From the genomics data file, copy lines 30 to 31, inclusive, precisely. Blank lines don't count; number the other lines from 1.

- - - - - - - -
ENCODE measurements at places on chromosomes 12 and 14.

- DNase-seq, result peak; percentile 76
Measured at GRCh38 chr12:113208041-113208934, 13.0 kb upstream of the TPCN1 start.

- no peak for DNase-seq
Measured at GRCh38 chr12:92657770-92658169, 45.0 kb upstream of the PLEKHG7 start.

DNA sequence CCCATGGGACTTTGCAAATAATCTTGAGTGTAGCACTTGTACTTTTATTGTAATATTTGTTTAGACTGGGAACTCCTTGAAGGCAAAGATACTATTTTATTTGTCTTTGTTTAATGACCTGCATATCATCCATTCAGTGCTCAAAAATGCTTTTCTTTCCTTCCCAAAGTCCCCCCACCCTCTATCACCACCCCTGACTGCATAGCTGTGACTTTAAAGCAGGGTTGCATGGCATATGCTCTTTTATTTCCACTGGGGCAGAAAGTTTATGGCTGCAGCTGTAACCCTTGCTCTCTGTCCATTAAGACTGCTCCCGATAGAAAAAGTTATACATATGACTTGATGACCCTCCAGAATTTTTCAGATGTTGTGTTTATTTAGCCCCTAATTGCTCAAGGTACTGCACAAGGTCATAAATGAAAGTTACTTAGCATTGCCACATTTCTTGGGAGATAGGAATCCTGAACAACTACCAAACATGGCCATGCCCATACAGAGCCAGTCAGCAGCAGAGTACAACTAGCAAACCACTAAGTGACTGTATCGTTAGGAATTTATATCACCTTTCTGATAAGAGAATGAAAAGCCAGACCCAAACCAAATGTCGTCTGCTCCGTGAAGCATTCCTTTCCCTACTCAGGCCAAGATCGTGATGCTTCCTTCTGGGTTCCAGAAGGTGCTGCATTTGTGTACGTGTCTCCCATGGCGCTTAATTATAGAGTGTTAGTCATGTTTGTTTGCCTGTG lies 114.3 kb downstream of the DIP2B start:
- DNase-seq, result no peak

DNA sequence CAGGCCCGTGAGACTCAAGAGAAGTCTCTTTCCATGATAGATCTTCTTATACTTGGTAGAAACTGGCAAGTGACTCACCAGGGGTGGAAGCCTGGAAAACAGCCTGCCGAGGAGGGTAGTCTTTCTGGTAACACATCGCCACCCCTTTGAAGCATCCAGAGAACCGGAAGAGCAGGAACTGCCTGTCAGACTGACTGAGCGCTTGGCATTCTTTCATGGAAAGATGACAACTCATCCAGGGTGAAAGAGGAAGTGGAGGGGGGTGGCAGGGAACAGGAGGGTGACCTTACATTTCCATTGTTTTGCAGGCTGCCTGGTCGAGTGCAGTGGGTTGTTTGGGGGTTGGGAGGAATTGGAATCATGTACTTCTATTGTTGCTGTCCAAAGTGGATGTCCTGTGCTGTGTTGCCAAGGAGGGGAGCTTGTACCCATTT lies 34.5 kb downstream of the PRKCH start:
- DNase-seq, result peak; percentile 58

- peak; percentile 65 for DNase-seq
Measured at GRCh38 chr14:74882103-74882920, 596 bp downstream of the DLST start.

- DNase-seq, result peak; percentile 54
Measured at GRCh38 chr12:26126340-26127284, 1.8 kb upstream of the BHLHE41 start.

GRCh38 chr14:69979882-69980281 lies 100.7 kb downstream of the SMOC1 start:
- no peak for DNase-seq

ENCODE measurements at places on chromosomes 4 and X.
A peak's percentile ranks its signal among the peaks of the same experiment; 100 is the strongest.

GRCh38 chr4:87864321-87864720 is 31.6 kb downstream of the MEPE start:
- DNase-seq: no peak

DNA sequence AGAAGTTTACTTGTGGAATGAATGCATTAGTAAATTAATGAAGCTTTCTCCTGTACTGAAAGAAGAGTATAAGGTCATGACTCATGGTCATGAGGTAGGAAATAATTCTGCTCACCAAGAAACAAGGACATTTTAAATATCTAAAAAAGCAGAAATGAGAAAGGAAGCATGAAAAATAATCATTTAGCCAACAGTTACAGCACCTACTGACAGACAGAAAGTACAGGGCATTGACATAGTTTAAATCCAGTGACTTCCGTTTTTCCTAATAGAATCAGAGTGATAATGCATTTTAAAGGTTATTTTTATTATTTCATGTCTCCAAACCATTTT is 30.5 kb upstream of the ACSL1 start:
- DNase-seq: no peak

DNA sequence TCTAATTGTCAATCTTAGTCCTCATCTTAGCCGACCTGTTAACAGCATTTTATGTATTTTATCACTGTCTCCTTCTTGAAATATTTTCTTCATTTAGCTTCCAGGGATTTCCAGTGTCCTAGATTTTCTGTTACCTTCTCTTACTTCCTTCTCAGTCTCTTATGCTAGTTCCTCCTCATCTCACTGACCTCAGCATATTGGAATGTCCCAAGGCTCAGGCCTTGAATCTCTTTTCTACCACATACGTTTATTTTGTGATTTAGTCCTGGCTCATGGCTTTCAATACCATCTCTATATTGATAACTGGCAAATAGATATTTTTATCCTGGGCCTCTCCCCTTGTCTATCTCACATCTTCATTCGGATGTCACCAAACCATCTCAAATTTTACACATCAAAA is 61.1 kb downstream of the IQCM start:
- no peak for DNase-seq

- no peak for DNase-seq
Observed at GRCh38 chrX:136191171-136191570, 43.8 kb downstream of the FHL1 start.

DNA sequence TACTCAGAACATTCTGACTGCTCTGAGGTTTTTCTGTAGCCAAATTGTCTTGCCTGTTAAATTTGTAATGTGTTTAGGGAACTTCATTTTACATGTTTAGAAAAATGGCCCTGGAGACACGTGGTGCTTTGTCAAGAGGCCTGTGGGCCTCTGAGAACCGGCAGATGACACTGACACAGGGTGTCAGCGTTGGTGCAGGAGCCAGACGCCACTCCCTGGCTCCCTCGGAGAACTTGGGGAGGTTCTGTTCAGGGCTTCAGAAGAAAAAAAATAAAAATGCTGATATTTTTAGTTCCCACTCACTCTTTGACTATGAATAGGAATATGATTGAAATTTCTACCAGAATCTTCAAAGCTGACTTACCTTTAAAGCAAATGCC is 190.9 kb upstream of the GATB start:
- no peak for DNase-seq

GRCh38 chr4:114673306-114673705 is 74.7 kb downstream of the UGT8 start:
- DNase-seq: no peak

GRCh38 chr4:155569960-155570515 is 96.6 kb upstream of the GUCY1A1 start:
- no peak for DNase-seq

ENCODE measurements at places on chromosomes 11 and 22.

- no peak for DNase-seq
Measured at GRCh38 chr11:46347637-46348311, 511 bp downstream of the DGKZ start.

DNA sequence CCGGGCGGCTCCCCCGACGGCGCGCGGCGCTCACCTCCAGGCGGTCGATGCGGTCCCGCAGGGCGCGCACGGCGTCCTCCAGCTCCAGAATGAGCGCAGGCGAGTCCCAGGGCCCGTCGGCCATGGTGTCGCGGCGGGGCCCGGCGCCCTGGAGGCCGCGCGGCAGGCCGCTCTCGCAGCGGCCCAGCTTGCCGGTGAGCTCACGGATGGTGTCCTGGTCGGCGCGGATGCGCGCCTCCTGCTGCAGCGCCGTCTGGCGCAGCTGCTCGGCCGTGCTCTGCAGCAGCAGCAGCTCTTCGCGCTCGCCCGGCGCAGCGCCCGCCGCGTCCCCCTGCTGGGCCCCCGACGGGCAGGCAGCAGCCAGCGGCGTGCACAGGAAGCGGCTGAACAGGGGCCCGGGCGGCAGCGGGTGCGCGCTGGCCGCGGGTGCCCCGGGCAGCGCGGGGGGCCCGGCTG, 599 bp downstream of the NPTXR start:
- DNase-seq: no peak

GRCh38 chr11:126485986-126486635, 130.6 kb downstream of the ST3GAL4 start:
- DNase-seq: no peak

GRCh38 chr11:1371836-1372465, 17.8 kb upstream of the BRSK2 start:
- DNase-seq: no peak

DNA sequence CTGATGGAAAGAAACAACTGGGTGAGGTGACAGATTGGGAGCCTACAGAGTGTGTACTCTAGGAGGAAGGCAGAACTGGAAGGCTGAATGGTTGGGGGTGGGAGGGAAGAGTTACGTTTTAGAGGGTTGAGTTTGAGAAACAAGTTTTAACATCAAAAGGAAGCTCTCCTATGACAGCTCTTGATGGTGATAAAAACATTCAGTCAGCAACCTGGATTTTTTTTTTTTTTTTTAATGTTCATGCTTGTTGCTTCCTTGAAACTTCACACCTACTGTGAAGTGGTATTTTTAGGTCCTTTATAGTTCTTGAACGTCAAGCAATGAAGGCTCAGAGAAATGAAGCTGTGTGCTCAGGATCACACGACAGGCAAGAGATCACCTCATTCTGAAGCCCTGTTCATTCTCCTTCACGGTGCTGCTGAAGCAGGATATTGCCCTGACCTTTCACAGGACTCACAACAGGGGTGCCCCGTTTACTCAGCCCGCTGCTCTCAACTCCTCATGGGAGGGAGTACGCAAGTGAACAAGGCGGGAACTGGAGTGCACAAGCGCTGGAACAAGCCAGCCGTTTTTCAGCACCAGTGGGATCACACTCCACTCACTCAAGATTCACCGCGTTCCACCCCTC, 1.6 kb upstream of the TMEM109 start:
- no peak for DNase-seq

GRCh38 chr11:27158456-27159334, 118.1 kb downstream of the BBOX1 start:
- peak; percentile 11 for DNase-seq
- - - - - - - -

GRCh38 chr4:155569960-155570515 is 96.6 kb upstream of the GUCY1A1 start:
- no peak for DNase-seq